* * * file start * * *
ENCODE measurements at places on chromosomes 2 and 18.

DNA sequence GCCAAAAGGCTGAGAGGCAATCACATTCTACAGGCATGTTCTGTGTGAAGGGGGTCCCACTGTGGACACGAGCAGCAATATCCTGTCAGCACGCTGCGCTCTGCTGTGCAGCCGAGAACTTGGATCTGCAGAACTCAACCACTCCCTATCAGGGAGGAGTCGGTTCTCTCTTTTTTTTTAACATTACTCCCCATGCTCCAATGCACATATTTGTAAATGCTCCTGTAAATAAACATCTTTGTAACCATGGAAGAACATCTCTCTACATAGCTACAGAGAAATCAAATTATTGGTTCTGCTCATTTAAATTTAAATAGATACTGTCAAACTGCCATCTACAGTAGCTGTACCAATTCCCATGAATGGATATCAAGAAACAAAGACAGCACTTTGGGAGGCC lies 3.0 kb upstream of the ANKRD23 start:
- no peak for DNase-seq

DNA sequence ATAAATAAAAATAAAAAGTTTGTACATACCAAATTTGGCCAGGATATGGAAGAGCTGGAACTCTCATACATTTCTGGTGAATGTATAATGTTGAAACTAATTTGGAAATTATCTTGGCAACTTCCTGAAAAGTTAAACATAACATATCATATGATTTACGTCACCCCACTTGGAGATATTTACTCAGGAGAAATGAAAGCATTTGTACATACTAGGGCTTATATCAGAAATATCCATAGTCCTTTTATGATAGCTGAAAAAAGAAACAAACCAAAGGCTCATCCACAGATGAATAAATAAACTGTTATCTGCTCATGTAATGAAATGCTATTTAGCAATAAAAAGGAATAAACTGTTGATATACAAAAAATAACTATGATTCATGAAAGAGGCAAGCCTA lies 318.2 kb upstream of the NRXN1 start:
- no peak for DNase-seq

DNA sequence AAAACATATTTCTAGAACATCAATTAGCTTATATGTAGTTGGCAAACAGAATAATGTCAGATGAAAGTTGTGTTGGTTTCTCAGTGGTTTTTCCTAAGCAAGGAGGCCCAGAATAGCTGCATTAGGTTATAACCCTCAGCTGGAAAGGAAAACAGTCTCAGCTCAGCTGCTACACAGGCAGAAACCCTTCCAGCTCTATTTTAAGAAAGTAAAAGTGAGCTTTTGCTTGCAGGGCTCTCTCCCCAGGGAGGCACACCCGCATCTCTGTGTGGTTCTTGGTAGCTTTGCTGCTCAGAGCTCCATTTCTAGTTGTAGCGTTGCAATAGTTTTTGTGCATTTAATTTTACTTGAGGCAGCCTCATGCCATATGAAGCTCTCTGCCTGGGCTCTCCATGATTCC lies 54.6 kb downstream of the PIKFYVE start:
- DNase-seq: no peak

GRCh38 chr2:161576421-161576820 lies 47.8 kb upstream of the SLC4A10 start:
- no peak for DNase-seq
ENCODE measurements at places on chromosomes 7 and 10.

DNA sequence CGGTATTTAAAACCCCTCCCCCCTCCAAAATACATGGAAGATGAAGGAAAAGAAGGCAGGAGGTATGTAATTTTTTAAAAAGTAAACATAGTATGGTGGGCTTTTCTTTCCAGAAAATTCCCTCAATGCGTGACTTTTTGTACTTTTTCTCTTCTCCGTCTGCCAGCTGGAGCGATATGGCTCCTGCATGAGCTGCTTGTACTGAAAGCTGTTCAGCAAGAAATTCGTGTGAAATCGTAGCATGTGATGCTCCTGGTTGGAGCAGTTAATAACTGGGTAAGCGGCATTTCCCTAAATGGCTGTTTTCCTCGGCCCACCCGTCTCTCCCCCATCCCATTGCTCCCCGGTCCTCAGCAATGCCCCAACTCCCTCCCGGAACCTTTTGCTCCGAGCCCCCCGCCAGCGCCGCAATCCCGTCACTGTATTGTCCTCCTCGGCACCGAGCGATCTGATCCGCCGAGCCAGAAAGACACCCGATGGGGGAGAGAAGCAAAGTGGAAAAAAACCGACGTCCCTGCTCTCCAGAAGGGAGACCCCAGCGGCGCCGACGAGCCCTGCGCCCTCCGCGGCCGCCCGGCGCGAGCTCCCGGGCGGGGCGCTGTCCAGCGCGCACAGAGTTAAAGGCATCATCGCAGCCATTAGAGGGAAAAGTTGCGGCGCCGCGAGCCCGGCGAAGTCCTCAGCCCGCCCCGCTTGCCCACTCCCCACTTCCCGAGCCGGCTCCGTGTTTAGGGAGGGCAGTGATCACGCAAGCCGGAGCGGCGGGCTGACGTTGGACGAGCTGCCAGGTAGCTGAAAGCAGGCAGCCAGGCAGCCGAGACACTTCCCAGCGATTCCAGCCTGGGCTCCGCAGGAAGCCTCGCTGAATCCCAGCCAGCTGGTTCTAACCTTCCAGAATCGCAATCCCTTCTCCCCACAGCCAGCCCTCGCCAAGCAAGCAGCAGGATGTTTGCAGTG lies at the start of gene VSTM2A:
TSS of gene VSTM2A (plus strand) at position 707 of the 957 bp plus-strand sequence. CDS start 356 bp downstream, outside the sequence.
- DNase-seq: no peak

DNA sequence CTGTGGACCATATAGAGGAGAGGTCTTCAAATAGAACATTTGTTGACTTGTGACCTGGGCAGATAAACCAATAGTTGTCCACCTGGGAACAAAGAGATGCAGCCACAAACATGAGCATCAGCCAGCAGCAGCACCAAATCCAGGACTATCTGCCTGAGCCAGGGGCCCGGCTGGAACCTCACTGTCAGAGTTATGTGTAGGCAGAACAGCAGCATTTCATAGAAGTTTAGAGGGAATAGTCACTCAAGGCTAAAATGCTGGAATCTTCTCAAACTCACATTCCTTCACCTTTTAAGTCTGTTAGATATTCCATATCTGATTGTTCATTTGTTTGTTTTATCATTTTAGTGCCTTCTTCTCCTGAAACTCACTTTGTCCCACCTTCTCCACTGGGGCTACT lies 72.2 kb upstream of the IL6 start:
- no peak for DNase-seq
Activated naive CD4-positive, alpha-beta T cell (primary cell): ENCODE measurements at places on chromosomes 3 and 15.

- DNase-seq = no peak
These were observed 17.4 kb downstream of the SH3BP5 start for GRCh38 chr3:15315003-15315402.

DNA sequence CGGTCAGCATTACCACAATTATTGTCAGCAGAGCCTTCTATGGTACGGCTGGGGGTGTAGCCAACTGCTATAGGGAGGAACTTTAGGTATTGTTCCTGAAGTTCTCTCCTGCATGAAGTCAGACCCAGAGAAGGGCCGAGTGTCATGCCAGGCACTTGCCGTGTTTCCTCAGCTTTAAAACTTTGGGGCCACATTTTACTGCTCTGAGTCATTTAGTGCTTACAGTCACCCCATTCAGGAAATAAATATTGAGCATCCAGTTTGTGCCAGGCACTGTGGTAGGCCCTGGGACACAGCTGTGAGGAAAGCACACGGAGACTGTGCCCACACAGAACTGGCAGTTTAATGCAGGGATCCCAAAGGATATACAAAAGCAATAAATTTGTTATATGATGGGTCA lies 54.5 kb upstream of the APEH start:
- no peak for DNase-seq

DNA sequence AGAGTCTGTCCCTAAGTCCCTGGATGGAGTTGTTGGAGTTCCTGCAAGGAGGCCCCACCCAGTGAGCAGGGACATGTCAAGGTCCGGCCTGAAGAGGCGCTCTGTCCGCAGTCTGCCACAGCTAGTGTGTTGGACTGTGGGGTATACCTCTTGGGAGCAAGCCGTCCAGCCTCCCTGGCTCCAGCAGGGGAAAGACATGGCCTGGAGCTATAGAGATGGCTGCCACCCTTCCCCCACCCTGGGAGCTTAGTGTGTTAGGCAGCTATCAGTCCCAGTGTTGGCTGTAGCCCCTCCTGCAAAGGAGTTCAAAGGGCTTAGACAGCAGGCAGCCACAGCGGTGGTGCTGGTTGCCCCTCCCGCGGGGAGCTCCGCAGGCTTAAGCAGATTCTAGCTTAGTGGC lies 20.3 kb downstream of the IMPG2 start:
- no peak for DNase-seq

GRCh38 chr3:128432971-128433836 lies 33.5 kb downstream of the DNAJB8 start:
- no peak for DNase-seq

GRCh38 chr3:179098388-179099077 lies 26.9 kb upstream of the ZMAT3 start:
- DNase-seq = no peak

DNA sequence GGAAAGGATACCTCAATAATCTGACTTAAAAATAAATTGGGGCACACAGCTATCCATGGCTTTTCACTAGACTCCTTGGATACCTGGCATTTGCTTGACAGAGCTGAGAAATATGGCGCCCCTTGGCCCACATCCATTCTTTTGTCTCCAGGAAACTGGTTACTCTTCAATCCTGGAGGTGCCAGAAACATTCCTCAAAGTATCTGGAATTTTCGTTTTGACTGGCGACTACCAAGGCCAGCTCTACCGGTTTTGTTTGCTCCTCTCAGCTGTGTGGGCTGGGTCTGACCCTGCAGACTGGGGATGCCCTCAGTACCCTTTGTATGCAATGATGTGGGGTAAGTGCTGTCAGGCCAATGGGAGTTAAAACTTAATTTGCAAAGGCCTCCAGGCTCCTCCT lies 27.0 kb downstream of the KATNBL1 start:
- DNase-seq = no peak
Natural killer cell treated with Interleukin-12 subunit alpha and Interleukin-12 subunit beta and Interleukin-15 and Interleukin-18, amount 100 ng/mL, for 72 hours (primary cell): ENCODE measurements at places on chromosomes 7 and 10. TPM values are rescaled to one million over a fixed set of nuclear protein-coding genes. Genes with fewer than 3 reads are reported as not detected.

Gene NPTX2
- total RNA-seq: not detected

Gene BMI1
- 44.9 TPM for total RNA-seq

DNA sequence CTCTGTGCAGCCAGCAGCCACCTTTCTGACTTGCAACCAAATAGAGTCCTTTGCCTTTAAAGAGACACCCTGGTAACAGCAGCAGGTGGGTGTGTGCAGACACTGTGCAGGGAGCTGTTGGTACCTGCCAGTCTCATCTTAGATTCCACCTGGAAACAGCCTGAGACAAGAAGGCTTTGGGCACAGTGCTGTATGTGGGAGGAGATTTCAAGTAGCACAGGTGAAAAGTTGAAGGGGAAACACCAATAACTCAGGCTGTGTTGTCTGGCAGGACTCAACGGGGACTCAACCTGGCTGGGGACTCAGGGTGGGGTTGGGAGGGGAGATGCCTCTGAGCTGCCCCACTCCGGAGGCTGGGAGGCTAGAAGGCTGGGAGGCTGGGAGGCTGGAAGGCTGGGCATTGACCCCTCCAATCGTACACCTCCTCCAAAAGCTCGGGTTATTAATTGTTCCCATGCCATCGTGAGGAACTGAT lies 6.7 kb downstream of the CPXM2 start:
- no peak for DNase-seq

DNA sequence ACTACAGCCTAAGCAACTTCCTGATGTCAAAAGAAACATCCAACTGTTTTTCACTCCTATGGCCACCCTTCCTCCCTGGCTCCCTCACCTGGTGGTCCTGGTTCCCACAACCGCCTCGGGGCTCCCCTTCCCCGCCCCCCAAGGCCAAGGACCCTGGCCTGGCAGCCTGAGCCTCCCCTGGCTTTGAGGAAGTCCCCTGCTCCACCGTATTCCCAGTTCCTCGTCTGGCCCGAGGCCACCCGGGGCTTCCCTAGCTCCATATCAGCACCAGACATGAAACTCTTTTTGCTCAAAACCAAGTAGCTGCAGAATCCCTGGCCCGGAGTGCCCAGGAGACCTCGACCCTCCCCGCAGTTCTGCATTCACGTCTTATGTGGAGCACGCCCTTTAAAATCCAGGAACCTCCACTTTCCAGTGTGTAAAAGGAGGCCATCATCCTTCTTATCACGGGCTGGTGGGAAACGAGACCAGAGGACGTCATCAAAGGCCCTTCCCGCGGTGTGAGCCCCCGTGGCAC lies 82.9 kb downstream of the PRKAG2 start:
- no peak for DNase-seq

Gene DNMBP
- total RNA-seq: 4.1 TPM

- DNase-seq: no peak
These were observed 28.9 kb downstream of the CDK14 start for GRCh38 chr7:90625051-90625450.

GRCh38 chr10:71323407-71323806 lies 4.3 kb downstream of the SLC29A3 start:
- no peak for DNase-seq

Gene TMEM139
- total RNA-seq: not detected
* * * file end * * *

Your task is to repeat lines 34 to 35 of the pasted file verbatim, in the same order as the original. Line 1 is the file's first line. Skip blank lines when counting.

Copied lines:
DNA sequence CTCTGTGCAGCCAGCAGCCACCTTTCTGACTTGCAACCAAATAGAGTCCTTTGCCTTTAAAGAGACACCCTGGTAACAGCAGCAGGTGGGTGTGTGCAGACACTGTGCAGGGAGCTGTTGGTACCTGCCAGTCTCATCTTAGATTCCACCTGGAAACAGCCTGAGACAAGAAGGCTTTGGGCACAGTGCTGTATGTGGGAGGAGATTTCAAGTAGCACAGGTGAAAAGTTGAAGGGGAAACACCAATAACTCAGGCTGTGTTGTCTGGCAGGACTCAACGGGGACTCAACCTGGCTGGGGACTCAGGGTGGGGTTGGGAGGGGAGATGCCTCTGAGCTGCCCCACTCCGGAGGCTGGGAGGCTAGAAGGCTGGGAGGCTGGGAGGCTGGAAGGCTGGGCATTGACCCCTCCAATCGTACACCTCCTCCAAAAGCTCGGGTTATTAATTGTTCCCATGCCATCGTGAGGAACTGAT lies 6.7 kb downstream of the CPXM2 start:
- no peak for DNase-seq